Richard Boothby – Absolute (Un) Knowing: Lacan with Hegel

Issue 65 (Summer 2017) Pages 33-42

For the memory of William Richardson,

with deep admiration and heartful gratitude.

This essay attempts to show how Lacan’s theory of psychoanalysis is illuminated by Slavoj Žižek’s reversal of the standard reading of Hegel: ‘Absolute knowing’ is to be read paradoxically (dialectically!) as a recognition of the limits of knowing, precisely a form of unknowing. For Lacan, the true outcome of psychoanalysis, the thing that makes it most profoundly transformative of the subject’s existence, lies less in an increase in the subject’s knowledge, a matter of what the subject comes to know about its history and constitution, than in a new engagement with what it doesn’t know. A good psychoanalysis reconfronts the subject with its own fundamental question.

Keywords: Lacan; Hegel; Žižek: psychoanalysis; knowledge


‘Of all the undertakings that have been proposed in this century, the psychoanalyst’s is perhaps the loftiest, because it mediates in our time between the care-ridden man and the subject of absolute knowledge.’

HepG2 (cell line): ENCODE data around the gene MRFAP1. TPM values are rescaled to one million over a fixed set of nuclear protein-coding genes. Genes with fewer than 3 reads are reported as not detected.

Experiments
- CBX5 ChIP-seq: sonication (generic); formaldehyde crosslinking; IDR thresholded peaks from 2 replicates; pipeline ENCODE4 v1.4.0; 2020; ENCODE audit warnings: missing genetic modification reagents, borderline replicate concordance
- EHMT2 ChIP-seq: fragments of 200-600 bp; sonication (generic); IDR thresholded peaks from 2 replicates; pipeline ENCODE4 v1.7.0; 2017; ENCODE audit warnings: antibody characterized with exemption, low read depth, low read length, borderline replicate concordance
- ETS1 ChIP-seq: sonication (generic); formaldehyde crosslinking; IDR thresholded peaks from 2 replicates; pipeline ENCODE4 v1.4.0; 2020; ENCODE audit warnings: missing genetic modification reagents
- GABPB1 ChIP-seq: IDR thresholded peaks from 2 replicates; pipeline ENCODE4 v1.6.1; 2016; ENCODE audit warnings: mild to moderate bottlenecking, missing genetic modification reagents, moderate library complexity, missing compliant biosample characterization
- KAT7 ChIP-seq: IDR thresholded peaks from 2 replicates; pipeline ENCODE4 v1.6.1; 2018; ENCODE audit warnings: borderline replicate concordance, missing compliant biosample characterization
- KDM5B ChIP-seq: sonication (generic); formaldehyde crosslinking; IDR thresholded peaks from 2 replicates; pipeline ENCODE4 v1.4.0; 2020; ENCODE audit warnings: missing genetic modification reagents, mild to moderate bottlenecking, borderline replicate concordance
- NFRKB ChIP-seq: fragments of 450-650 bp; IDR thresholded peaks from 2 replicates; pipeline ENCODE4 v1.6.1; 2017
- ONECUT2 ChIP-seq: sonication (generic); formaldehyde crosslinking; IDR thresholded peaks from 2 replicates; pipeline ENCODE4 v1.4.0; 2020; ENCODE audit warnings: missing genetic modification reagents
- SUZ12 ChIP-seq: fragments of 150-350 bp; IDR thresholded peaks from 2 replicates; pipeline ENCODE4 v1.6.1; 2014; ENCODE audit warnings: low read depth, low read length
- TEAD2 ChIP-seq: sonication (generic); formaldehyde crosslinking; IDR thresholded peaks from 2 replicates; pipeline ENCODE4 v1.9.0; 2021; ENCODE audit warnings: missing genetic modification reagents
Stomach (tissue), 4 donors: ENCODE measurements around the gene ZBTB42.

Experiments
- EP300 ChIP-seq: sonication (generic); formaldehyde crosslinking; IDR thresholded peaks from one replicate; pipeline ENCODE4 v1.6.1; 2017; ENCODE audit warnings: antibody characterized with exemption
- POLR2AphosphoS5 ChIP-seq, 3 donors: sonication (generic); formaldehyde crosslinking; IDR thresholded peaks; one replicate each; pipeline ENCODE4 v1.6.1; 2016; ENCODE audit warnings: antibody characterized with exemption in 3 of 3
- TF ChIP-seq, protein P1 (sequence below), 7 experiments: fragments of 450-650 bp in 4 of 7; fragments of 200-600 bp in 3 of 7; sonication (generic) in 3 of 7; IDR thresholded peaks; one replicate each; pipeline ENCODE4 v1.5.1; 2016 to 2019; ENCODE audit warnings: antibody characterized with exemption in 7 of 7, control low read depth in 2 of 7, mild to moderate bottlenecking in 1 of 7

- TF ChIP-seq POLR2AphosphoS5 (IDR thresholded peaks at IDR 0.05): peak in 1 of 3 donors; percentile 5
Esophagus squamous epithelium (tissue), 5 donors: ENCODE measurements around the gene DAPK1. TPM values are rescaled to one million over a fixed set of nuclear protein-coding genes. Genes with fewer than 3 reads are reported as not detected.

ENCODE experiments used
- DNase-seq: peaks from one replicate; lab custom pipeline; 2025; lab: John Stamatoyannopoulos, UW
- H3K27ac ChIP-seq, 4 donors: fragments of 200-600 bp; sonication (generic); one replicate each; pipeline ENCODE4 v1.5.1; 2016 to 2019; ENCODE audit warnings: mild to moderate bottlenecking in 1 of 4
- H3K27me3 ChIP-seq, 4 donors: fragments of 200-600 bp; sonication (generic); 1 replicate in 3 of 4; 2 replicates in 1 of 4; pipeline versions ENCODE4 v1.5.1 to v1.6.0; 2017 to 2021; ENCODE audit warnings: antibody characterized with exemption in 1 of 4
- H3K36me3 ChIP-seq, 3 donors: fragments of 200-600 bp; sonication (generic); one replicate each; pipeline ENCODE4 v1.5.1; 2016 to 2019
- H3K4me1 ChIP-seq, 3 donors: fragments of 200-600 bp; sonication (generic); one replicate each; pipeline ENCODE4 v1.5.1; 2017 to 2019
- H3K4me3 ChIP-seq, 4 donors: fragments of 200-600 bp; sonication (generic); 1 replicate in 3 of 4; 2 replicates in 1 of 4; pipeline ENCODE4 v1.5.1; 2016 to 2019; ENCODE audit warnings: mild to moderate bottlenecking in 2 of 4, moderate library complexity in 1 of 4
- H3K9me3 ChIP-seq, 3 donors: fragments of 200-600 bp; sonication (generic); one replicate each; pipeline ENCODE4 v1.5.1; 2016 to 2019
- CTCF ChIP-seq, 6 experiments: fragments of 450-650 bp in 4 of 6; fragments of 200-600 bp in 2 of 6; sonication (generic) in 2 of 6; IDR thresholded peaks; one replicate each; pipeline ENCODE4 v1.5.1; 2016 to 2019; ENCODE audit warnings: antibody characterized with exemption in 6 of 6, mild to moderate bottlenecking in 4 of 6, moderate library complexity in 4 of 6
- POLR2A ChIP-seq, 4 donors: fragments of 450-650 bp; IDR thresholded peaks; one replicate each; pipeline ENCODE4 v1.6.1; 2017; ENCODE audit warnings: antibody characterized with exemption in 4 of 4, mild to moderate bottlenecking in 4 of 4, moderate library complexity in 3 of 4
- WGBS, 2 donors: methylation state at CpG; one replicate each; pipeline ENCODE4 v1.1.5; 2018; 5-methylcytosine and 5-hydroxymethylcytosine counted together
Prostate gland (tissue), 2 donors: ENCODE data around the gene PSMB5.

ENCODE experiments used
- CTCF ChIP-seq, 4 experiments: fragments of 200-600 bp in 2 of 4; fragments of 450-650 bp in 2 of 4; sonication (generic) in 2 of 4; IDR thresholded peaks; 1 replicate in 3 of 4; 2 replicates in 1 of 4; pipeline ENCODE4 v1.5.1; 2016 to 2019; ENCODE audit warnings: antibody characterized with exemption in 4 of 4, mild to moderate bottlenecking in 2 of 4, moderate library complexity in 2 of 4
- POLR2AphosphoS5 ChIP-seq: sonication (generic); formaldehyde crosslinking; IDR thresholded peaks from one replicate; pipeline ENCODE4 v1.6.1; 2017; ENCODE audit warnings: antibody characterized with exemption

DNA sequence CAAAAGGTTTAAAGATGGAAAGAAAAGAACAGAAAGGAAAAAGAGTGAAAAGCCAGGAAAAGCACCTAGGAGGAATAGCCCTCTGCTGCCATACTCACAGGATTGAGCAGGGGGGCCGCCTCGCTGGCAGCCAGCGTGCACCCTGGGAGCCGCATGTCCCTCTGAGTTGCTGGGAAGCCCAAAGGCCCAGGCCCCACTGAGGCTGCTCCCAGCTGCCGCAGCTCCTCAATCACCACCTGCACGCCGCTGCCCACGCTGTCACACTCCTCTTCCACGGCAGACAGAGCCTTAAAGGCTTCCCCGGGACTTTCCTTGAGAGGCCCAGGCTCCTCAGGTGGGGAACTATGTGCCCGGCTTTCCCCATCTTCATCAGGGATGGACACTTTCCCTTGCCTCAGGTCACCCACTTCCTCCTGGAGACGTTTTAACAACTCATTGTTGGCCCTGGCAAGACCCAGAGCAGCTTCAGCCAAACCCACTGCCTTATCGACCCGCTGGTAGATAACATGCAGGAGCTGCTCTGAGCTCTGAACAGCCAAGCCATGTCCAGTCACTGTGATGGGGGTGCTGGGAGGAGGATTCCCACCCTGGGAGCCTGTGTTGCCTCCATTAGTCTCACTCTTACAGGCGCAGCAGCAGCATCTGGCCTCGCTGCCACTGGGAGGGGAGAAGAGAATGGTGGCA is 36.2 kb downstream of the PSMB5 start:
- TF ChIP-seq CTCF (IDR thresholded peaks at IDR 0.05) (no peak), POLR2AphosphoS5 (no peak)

Jacques Lacan

Lacan’s well-known remark about psychoanalysis as mediating between Hei-degger’s man of care and Hegel’s subject of absolute knowing surely sounds a lofty note, but one might be forgiven for hearing it as something of a throw-away line. The reference to Hegel would seem to be more concerned with Hegel’s dialectic of recognition between master and slave than with his doctrine of absolute knowing. Indeed, most of what Lacan says about Hegel over the course of his teaching leads us to believe a) that he fully accepts the received notion of Hegel’s project as affirming a comprehensive metaphysical closure, and b) that he categorically rejects any such notion. Lacan’s assessment seems everywhere in line with the interpretation of Alexandre Kojève, from whom Lacan imbibed his primary contact with Hegel. For Kojève, absolute knowing…


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